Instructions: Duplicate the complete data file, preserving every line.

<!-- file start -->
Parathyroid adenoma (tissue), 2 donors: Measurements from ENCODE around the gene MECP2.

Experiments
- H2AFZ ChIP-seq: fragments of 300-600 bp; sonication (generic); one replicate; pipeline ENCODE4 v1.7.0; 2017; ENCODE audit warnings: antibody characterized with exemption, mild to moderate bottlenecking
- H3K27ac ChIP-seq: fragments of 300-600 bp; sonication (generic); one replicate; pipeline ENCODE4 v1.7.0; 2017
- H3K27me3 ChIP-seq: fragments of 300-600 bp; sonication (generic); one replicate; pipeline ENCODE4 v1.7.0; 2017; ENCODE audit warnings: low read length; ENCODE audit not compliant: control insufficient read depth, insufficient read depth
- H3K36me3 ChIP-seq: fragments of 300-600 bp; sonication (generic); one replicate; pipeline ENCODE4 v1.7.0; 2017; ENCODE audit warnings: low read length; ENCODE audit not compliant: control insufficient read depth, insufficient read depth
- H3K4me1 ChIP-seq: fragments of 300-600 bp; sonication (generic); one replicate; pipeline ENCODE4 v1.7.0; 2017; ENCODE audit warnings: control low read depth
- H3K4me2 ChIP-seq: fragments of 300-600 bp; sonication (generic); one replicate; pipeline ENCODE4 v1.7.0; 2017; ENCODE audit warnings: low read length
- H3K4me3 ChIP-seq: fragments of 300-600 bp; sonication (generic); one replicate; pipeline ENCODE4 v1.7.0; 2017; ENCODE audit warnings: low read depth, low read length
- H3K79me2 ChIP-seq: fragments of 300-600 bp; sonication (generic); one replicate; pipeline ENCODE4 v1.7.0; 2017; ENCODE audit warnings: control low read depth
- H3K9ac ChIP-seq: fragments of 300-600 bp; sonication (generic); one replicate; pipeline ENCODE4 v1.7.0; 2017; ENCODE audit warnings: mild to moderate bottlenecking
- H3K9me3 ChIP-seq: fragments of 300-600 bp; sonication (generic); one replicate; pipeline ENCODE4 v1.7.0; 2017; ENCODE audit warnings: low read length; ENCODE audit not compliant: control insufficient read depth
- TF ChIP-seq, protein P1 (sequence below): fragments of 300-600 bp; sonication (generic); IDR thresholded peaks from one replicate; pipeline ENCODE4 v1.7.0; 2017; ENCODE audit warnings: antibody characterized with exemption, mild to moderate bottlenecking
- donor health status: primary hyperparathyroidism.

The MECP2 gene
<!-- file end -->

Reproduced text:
Parathyroid adenoma (tissue), 2 donors: Measurements from ENCODE around the gene MECP2.

Experiments
- H2AFZ ChIP-seq: fragments of 300-600 bp; sonication (generic); one replicate; pipeline ENCODE4 v1.7.0; 2017; ENCODE audit warnings: antibody characterized with exemption, mild to moderate bottlenecking
- H3K27ac ChIP-seq: fragments of 300-600 bp; sonication (generic); one replicate; pipeline ENCODE4 v1.7.0; 2017
- H3K27me3 ChIP-seq: fragments of 300-600 bp; sonication (generic); one replicate; pipeline ENCODE4 v1.7.0; 2017; ENCODE audit warnings: low read length; ENCODE audit not compliant: control insufficient read depth, insufficient read depth
- H3K36me3 ChIP-seq: fragments of 300-600 bp; sonication (generic); one replicate; pipeline ENCODE4 v1.7.0; 2017; ENCODE audit warnings: low read length; ENCODE audit not compliant: control insufficient read depth, insufficient read depth
- H3K4me1 ChIP-seq: fragments of 300-600 bp; sonication (generic); one replicate; pipeline ENCODE4 v1.7.0; 2017; ENCODE audit warnings: control low read depth
- H3K4me2 ChIP-seq: fragments of 300-600 bp; sonication (generic); one replicate; pipeline ENCODE4 v1.7.0; 2017; ENCODE audit warnings: low read length
- H3K4me3 ChIP-seq: fragments of 300-600 bp; sonication (generic); one replicate; pipeline ENCODE4 v1.7.0; 2017; ENCODE audit warnings: low read depth, low read length
- H3K79me2 ChIP-seq: fragments of 300-600 bp; sonication (generic); one replicate; pipeline ENCODE4 v1.7.0; 2017; ENCODE audit warnings: control low read depth
- H3K9ac ChIP-seq: fragments of 300-600 bp; sonication (generic); one replicate; pipeline ENCODE4 v1.7.0; 2017; ENCODE audit warnings: mild to moderate bottlenecking
- H3K9me3 ChIP-seq: fragments of 300-600 bp; sonication (generic); one replicate; pipeline ENCODE4 v1.7.0; 2017; ENCODE audit warnings: low read length; ENCODE audit not compliant: control insufficient read depth
- TF ChIP-seq, protein P1 (sequence below): fragments of 300-600 bp; sonication (generic); IDR thresholded peaks from one replicate; pipeline ENCODE4 v1.7.0; 2017; ENCODE audit warnings: antibody characterized with exemption, mild to moderate bottlenecking
- donor health status: primary hyperparathyroidism.

The MECP2 gene